And At last a fitting lid was made.
Putting it all together.
As you can see I drilled two holes trough which the mains cable enters the housing.
On the left side of the casing is the power supply, attached with a normal USB-cable to the NodeMCU on the right side. In the middle is the relay.
I Put the NodeMCU on a stripboard which makes it easy to get it out of the casing if I want to alter the software in the future.
For safety I glued all the components to the casing using a hot-glue gun. I also taped down the contacts on the switches for preventing any short circuit.
The software is written in LUA. The download link is at the bottom of this page, you can however also copy and paste it from the next listing.
Make sure you put the right information in line 2 substituing MYROUTERNAME and PASSWORD with your router info.
The next lines do the setup by defining the I/O ports as input or output and giving the variables the right initial values.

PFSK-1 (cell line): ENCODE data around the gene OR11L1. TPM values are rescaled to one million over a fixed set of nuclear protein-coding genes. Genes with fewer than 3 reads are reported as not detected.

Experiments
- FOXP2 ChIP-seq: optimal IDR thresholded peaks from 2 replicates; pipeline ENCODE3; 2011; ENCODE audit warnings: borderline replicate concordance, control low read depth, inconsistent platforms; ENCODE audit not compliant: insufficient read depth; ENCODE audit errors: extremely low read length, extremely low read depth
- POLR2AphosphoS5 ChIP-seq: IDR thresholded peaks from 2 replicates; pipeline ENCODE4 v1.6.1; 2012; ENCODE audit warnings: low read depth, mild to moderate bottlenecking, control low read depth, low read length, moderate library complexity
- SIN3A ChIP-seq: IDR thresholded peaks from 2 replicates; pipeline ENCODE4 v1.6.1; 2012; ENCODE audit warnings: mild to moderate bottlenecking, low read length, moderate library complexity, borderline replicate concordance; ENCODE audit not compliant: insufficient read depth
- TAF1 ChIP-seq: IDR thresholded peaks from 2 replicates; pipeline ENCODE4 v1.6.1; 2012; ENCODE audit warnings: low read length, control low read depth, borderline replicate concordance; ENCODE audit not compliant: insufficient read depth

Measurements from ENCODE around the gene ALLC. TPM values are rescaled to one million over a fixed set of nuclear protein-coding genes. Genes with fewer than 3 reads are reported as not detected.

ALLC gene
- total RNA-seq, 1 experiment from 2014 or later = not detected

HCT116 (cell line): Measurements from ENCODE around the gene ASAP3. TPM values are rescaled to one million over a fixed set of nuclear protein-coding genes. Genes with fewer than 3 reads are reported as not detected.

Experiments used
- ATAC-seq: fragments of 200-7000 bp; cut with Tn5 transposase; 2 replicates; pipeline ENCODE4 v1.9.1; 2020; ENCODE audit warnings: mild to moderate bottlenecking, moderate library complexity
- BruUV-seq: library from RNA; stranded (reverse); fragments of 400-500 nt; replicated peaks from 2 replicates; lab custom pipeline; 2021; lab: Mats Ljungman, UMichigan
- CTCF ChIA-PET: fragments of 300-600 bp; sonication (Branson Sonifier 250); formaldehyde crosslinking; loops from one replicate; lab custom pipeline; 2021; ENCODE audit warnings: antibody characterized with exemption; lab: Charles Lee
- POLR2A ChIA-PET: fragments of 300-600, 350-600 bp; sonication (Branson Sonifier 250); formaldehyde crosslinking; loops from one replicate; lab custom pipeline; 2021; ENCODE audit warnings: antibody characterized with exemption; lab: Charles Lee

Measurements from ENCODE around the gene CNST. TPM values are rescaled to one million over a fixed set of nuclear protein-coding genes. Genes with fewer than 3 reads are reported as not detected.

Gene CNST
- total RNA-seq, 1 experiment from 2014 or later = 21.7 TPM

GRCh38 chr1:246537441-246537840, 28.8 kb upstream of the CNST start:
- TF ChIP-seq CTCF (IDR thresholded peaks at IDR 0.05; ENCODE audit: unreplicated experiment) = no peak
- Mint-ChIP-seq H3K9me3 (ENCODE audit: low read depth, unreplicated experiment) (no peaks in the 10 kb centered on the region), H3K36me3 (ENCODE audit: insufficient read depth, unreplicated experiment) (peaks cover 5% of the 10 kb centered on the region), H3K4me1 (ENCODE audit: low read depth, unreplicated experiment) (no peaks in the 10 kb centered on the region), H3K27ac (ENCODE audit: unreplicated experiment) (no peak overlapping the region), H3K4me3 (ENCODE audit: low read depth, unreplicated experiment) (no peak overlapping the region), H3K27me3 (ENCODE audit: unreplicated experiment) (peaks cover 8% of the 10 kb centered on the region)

In line 18 the timer function constantly checks wether thw Manual-Override button has been pressed. If it is the led is put on otherwise the led is switched off. Next the routine tests the switch button which puts the relay on or off.
From line 37 onwards the web-page is defined and build.
In line 50 I use a trick I have used before. I put a refresh statement on the page wich makes sure the page is refreshed every 20 seconds. You may alter this to your liking by altering the figure 20 which sets the seconds before refreshing.
Lines 53 to 61 test wether the MANUAl-OVERRIDE is on or off and displays that information on the web-page.
Lines 62 to 73 test the state of the switch and tests the variable relaystate that holds info about the relaystate (duh) and display that info on the webpage.
The last lines detect what button you press on the webpage (on or off) and act accordingly by putting the relay on or off.
Wow !!! A complete relay commander on a webpage with actual feedback on the state of the buttons in just 90 lines of code !!!!!
As my web-page says GPIO0 you might alter the text in line 75 in "Put the Relay" or something to your liking.
Actually I urge you to alter the text in this program anyhow. That will give you more feeling in LUA programming.
You could also alter the entire program in switching more relays. As we have pins D5, D6, D7 and D8 unused you could add another 4 relays or 2 relays and 2 control leds. This would have you change the casing also which is also a good exercise in working with CAD/CAM programs.